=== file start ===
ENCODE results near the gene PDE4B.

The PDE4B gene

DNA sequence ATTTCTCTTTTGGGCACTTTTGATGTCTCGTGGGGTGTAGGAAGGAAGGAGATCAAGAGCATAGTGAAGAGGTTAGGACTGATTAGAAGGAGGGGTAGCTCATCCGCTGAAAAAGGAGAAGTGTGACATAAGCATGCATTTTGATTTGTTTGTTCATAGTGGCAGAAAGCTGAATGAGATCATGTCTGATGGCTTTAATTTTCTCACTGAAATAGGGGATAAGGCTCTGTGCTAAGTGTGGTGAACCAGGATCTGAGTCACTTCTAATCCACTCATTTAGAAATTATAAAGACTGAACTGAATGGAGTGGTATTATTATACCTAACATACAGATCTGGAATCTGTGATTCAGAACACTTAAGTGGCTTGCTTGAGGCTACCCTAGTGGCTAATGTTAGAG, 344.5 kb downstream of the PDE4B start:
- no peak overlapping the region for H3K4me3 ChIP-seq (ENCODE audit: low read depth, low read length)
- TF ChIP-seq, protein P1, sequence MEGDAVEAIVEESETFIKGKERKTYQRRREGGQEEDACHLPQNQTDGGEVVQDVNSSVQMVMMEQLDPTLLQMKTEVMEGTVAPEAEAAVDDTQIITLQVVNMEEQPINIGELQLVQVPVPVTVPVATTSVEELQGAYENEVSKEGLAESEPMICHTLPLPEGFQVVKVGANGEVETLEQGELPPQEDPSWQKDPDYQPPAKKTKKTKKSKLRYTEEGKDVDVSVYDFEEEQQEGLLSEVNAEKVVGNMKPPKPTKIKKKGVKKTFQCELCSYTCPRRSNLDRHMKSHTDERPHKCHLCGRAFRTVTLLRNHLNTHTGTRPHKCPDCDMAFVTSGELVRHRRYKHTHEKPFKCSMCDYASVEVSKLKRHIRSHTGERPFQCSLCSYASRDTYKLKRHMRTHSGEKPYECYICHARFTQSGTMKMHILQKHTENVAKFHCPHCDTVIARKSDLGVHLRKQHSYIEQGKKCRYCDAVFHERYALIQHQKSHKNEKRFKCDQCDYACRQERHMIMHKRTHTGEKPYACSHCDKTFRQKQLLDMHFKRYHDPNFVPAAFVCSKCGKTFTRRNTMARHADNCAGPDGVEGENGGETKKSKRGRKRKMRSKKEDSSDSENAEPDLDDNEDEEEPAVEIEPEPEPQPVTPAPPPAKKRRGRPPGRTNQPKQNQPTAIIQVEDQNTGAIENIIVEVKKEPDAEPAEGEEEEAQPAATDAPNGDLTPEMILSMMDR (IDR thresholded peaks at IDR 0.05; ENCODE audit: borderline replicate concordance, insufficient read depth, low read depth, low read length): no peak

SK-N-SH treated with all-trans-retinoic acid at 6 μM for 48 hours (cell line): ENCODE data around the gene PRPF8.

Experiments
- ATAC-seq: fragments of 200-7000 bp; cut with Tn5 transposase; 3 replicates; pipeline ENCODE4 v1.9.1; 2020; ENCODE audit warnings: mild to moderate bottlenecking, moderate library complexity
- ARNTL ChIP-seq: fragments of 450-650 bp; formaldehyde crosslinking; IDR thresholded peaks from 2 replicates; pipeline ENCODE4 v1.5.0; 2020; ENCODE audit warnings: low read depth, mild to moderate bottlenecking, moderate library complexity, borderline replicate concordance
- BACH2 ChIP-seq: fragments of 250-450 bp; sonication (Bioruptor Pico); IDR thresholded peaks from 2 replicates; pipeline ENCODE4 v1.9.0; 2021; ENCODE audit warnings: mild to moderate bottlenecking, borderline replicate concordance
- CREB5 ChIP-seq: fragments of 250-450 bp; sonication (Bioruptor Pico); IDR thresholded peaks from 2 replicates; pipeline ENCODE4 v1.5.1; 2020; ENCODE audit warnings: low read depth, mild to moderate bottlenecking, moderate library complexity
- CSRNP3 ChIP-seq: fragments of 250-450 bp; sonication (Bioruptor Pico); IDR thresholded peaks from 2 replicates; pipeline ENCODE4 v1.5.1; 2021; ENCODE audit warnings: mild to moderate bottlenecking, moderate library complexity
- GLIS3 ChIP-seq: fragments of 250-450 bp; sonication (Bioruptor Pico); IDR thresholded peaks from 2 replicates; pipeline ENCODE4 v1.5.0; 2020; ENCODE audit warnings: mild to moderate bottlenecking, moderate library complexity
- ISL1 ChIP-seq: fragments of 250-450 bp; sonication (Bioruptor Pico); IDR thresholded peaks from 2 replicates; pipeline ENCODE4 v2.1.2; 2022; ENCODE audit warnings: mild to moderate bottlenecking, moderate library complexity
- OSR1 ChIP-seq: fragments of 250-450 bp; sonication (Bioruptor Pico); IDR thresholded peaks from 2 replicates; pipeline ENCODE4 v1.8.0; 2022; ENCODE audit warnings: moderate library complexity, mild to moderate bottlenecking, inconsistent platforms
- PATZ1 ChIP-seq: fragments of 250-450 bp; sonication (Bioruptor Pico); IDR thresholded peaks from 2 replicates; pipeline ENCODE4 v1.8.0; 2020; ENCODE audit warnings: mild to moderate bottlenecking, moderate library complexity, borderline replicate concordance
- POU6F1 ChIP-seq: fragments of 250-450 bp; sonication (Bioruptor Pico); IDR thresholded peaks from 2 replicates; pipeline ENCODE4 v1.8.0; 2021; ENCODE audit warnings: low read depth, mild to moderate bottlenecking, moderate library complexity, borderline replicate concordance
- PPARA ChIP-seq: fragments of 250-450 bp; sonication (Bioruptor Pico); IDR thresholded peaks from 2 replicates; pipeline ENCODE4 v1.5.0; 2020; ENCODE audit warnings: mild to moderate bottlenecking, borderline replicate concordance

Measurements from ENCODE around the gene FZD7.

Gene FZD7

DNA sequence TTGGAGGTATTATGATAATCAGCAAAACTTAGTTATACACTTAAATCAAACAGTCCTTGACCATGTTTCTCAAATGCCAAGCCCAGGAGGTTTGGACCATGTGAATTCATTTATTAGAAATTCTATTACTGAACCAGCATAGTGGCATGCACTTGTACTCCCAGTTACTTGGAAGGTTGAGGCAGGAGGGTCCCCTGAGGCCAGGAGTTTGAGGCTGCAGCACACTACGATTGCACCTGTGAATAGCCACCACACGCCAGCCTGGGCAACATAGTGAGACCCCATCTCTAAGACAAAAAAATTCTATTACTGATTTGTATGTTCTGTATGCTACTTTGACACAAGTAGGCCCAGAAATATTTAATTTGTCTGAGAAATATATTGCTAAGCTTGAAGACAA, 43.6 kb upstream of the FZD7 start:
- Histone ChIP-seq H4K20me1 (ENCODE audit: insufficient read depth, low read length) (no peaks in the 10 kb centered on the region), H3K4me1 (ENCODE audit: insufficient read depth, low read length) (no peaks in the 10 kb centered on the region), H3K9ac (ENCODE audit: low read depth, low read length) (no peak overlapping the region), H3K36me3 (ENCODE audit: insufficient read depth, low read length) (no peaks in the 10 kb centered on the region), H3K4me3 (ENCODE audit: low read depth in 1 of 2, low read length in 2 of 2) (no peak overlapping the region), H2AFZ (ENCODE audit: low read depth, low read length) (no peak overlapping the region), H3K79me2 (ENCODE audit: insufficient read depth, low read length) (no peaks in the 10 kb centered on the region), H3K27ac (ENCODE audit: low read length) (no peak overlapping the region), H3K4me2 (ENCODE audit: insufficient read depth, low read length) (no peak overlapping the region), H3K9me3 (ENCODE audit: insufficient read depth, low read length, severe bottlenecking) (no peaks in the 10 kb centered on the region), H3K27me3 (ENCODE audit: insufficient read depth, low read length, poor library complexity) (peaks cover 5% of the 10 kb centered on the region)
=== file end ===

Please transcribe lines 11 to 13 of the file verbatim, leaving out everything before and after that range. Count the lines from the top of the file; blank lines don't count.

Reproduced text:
- CREB5 ChIP-seq: fragments of 250-450 bp; sonication (Bioruptor Pico); IDR thresholded peaks from 2 replicates; pipeline ENCODE4 v1.5.1; 2020; ENCODE audit warnings: low read depth, mild to moderate bottlenecking, moderate library complexity
- CSRNP3 ChIP-seq: fragments of 250-450 bp; sonication (Bioruptor Pico); IDR thresholded peaks from 2 replicates; pipeline ENCODE4 v1.5.1; 2021; ENCODE audit warnings: mild to moderate bottlenecking, moderate library complexity
- GLIS3 ChIP-seq: fragments of 250-450 bp; sonication (Bioruptor Pico); IDR thresholded peaks from 2 replicates; pipeline ENCODE4 v1.5.0; 2020; ENCODE audit warnings: mild to moderate bottlenecking, moderate library complexity